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Jan
22
answered Use of salt to hash a password
Jan
20
answered How to construct encrypted functions (with either public or private data)?
Jan
20
comment RSA with small exponents?
@owlstead: we use $65537$ mostly out of Tradition. The "attacks" with $e = 3$ are due to the lack of padding, and lack of padding is already a much bigger worry than that: to have an actual weakness due to $e = 3$ (compared to $e = 65537$), you have to thoroughly damage the algorithm (remove the padding step), which creates a bunch of other much bigger weaknesses. With proper padding, no problem with $e = 3$. However, I use $65537$ by default because it avoids questions, and it is not bad either.
Jan
20
comment A simple block cipher based on the SHA-256 hash function
And to say things more generally, that kind of stream cipher is secure only if the stream would be a good PRNG. A PRNG should not allow recomputing its internal state from its output (because knowing the state implies being able to predict subsequent output, and a secure PRNG must offer prediction resistance). It is doable with hash functions, but needs more effort. See NIST SP800-90 for some hash-based PRNG (Hash_DRBG and HMAC_DRBG).
Jan
18
awarded  Nice Answer
Jan
18
comment When to use RSA and when ElGamal asymmetric encryption
@curious: I think you read 99.9% of the books wrong -- quite possibly, the books were unclear. Symmetric cryptography is what you do with the shared key (e.g. AES, HMAC...). DH is how you obtain the shared key (with which you are going to do symmetric cryptography). DH is "asymmetric cryptography" just like, e.g. RSA.
Jan
17
comment When to use RSA and when ElGamal asymmetric encryption
@curious: DH is totally asymmetric cryptography; it is not asymmetric encryption, but it is still cryptography and it is still asymmetric ("asymmetric" = "not all involved party share the same secret keys"). Digital signatures are also asymmetric cryptography (and I do not talk about them here). Also, when you use DH you do not use asymmetric encryption over it. You might have a somewhat skewed idea of what Diffie-Hellman is; I suggest you have a look at the Wikipedia page (unless it is shut off, they seem to want to black it out for a day as a protest against some kind of proposed US law).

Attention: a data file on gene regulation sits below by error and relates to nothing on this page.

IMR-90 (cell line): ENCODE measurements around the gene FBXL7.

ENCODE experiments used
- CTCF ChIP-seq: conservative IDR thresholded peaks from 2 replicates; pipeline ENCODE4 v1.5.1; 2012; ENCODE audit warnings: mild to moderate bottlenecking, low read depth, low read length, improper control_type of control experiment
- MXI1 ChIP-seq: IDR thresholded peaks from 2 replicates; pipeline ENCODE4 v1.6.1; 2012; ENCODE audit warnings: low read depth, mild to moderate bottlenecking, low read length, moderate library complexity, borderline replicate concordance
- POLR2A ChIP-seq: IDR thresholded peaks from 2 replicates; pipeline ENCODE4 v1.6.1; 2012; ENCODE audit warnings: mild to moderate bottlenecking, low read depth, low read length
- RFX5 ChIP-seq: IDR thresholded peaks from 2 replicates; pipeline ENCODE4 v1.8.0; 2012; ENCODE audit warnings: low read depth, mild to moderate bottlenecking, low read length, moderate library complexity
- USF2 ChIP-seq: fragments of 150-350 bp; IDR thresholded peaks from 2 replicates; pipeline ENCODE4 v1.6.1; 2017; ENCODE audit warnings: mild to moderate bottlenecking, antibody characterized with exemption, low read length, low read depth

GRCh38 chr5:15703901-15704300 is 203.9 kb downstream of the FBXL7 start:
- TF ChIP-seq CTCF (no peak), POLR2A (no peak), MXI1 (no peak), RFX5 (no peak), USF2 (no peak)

Jan
17
answered When to use RSA and when ElGamal asymmetric encryption
Jan
15
answered Can I safely replace XOR with ADD in a stream cipher?
Jan
14
answered How can one securely generate an asymmetric key pair from a short passphrase?
Jan
14
awarded  Enlightened
Jan
14
awarded  Nice Answer
Jan
12
reviewed Approve Two mutually untrusted parties want to exchange data: how to ensure each one gets the data it needs?
Jan
12
revised Compressing EC private keys
typo
Jan
12
comment Compressing EC private keys
@PulpSpy: it might be a gallicism (i.e. a French term which I did not care to translate to English). "Alea" itself is latin for "fate" or "randomness". "Pseudo-alea" means "looks like random bits, but are generated through a deterministic process with an unknown seed".
Jan
12
answered Is it possible to distinguish a securely-encrypted ciphertext from random noise?
Jan
12
answered Compressing EC private keys
Jan
12
answered Two mutually untrusted parties want to exchange data: how to ensure each one gets the data it needs?
Jan
11
comment Does the position of the salt improve its effectiveness when hashing?
@Jim: I am saying position matters in subtle ways for which there cannot exist a simple answer such as "prefix is better than suffix" or the opposite. The only simple answer there is, is: "don't try it at home, it's dangerous".
Jan
11
answered Does the position of the salt improve its effectiveness when hashing?